BY: ANTHONY SEMENTILLI
From November 6th to the 10th, the sun never shined in the Philippines.
With clouds spanning over 1000 miles and winds reaching speeds as high as 190 mph, Typhoon Haiyan, also known as Hurricane Yolanda, unleashed a destruction that affected approximately 4.3 million lives.
Unfortunately, the storm didn’t subside after it hit the Philippines. Damages have been reported in China, Taiwan, Vietnam, and an assortment of small island nations in the Pacific. This category 5 super typhoon was one of the deadliest natural disasters recorded in meteorological history, and the most brutal to strike the Philippines, which endured the brunt of the tempest.
The first winds and surges hit the island of Samar in the Eastern Visayas region at 4:30 A.M. From there, the storm was relentless, ripping through the rest of the central islands, around 41 provinces, with a magnitude approximately 3.5 times larger than the forces of Hurricane Katrina.
Several areas endured 50 foot storm surges and island-wide blackouts; trees were reduced to splinters, and homes were ripped apart from the gales. “The rain was being pushed almost at, you know, a 100-degree angle right in front of your house,” said Chris Ducker, a victim interviewed by CNN. While the damage is still being assessed, officials predict that certain islands won’t be habitable until months of reconstruction have passed. The statistics project such costs could amount to six billion dollars.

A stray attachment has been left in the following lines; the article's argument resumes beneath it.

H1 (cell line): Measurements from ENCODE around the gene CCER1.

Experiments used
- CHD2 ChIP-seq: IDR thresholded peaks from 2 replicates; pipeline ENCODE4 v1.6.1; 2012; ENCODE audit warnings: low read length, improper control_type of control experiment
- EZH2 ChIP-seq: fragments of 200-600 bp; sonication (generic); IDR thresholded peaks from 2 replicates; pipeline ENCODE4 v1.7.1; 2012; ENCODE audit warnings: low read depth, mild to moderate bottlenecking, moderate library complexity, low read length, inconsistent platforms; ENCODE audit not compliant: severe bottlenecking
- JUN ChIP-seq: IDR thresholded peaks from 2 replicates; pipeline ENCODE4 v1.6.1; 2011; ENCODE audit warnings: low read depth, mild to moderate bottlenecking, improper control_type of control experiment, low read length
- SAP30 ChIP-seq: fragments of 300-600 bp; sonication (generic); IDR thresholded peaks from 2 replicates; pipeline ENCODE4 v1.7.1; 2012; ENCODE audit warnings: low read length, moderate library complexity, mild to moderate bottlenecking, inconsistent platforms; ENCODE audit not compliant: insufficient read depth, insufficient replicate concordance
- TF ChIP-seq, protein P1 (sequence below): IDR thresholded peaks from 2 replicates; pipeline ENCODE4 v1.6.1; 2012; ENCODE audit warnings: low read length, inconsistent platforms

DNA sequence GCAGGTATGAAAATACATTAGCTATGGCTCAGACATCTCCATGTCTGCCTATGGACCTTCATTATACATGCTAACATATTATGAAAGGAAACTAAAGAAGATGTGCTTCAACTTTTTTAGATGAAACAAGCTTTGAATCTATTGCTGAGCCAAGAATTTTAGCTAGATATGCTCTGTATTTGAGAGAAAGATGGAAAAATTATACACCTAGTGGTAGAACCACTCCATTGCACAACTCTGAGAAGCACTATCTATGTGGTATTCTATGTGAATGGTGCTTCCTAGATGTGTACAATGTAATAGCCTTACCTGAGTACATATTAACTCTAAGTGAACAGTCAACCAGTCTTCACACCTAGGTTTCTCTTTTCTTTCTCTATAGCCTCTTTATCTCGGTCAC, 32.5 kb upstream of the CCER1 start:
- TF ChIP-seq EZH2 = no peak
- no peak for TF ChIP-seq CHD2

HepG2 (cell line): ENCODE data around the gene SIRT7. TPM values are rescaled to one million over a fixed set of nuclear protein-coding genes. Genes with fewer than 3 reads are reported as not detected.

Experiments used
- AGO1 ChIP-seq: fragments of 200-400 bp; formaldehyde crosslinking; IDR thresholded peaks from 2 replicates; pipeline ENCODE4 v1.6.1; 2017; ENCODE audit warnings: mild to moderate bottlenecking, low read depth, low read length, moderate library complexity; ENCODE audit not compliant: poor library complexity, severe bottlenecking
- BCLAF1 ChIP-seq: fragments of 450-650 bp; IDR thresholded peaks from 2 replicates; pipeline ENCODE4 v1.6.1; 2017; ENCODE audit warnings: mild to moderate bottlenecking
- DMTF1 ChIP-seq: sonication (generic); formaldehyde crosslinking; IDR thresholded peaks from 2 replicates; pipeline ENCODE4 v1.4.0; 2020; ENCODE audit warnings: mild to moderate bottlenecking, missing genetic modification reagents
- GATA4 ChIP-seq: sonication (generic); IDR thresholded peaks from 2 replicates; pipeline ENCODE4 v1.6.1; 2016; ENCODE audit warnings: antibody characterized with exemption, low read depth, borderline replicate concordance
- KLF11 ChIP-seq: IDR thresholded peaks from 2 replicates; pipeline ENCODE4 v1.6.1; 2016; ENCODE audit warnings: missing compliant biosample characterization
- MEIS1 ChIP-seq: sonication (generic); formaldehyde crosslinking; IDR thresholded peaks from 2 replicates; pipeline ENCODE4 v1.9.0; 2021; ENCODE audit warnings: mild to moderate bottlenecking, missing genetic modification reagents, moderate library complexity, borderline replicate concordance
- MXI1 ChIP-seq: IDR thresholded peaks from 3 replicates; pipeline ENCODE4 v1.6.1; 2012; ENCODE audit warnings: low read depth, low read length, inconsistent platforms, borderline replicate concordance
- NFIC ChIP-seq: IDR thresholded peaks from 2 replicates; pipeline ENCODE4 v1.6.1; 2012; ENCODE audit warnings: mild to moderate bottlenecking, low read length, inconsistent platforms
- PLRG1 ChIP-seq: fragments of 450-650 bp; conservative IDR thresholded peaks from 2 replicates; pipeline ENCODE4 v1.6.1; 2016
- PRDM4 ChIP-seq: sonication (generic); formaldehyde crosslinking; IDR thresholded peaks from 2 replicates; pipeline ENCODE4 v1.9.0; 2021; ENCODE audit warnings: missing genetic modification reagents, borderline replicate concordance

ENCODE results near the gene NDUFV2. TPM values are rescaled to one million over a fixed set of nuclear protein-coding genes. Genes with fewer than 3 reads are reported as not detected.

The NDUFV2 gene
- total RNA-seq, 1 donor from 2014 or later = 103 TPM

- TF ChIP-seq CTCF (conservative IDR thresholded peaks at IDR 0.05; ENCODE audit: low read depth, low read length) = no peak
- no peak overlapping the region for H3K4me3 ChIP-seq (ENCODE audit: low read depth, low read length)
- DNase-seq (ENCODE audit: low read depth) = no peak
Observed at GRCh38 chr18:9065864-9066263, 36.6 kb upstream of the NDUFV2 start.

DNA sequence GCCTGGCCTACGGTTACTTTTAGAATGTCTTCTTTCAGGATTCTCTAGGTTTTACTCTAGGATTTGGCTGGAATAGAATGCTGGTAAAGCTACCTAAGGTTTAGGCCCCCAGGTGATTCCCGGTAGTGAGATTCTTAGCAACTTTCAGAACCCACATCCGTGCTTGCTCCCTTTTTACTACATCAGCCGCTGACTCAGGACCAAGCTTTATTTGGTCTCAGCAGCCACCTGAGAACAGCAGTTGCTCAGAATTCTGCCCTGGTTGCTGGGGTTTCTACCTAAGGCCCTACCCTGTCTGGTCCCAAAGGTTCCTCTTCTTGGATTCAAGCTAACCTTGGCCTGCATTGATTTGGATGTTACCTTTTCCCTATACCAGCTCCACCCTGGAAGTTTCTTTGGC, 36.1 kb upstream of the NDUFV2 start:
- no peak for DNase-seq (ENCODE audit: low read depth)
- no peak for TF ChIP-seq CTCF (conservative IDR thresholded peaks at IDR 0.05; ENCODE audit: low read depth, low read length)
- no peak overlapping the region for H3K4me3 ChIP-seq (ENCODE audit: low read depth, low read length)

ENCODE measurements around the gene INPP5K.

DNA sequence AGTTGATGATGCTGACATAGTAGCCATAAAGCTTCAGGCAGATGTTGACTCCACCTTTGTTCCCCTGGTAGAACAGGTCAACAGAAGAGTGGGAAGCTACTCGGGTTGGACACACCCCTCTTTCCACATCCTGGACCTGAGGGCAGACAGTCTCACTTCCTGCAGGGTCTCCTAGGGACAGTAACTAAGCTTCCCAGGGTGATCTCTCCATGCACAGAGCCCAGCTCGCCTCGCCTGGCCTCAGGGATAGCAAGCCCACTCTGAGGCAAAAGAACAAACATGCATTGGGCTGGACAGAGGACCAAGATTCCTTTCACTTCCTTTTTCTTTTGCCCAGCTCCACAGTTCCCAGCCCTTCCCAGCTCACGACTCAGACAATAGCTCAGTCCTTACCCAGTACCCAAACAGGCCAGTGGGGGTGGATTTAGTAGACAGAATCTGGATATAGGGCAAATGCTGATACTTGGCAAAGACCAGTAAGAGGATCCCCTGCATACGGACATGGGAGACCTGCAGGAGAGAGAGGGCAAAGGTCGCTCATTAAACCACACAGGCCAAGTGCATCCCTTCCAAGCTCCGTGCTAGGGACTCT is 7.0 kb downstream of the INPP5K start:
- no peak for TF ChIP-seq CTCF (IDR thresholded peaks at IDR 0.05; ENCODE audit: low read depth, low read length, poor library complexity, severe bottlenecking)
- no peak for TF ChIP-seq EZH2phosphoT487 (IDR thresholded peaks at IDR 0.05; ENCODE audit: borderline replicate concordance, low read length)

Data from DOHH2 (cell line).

One of the hardest hit areas of the Philippines was the city of Tacloban. According to Brigadier General Paul Kennedy, not “a single structure is not destroyed or severely damaged in some way.” Over 90 percent of the infrastructure is ruined, including the Daniel Z. Romuladaz Airport, which served as an improvised shelter for the survivors. It re-opened this month to a limited capacity, only scheduling certain aircraft models, like the A320s, which are used in commercial flights.
Hurricane Haiyan’s destruction was not entirely environmental. Food, water, and medicine have been scarce, and panic is proving to be the largest demon plaguing the storm victims. Mobs have lynched numerous public officials, anarchy and looting are further destabilizing society, and the Philippines has declared itself to be in a State of National Calamity.
In a feat of global solidarity, over 20 countries and counting have generously offered supplies, aid, and humanitarian relief to the victims of the typhoon throughout this time of strife. Thankfully, the SJC American Red Cross Club has contributed to these efforts. If you want to help, too, then contact their email posted below and they will happily fill you in on ways to contribute.